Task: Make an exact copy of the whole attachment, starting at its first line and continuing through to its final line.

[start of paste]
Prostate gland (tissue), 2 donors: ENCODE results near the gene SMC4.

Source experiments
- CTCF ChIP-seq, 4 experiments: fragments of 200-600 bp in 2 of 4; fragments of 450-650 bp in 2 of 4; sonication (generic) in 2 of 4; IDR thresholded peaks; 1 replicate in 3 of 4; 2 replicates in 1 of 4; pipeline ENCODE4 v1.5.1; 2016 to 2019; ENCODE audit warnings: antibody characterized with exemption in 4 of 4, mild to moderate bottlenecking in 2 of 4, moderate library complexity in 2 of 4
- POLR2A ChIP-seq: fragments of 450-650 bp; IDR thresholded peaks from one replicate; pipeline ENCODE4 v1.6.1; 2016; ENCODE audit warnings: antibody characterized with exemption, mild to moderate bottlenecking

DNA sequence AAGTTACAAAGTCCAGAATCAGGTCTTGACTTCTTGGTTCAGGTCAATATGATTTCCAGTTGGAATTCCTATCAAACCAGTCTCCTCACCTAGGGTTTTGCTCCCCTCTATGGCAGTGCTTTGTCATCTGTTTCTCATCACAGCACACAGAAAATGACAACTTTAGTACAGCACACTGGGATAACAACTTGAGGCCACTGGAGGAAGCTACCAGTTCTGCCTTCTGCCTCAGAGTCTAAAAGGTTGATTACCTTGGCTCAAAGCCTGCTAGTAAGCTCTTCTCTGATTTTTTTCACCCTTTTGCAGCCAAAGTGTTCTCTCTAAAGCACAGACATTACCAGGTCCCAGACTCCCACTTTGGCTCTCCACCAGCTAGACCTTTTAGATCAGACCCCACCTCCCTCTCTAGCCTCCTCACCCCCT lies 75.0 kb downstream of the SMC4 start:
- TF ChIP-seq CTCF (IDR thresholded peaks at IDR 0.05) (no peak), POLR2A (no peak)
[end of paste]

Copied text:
Prostate gland (tissue), 2 donors: ENCODE results near the gene SMC4.

Source experiments
- CTCF ChIP-seq, 4 experiments: fragments of 200-600 bp in 2 of 4; fragments of 450-650 bp in 2 of 4; sonication (generic) in 2 of 4; IDR thresholded peaks; 1 replicate in 3 of 4; 2 replicates in 1 of 4; pipeline ENCODE4 v1.5.1; 2016 to 2019; ENCODE audit warnings: antibody characterized with exemption in 4 of 4, mild to moderate bottlenecking in 2 of 4, moderate library complexity in 2 of 4
- POLR2A ChIP-seq: fragments of 450-650 bp; IDR thresholded peaks from one replicate; pipeline ENCODE4 v1.6.1; 2016; ENCODE audit warnings: antibody characterized with exemption, mild to moderate bottlenecking

DNA sequence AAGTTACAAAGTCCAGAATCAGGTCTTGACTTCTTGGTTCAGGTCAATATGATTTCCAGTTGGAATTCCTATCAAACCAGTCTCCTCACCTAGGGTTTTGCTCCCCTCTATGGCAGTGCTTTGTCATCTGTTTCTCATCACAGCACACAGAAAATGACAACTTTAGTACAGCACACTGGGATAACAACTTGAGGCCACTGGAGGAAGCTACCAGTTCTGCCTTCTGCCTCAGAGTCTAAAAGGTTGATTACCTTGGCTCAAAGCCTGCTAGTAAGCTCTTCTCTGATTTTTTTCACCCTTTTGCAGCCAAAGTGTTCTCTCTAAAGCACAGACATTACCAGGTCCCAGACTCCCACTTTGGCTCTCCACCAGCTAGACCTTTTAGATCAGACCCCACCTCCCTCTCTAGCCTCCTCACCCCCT lies 75.0 kb downstream of the SMC4 start:
- TF ChIP-seq CTCF (IDR thresholded peaks at IDR 0.05) (no peak), POLR2A (no peak)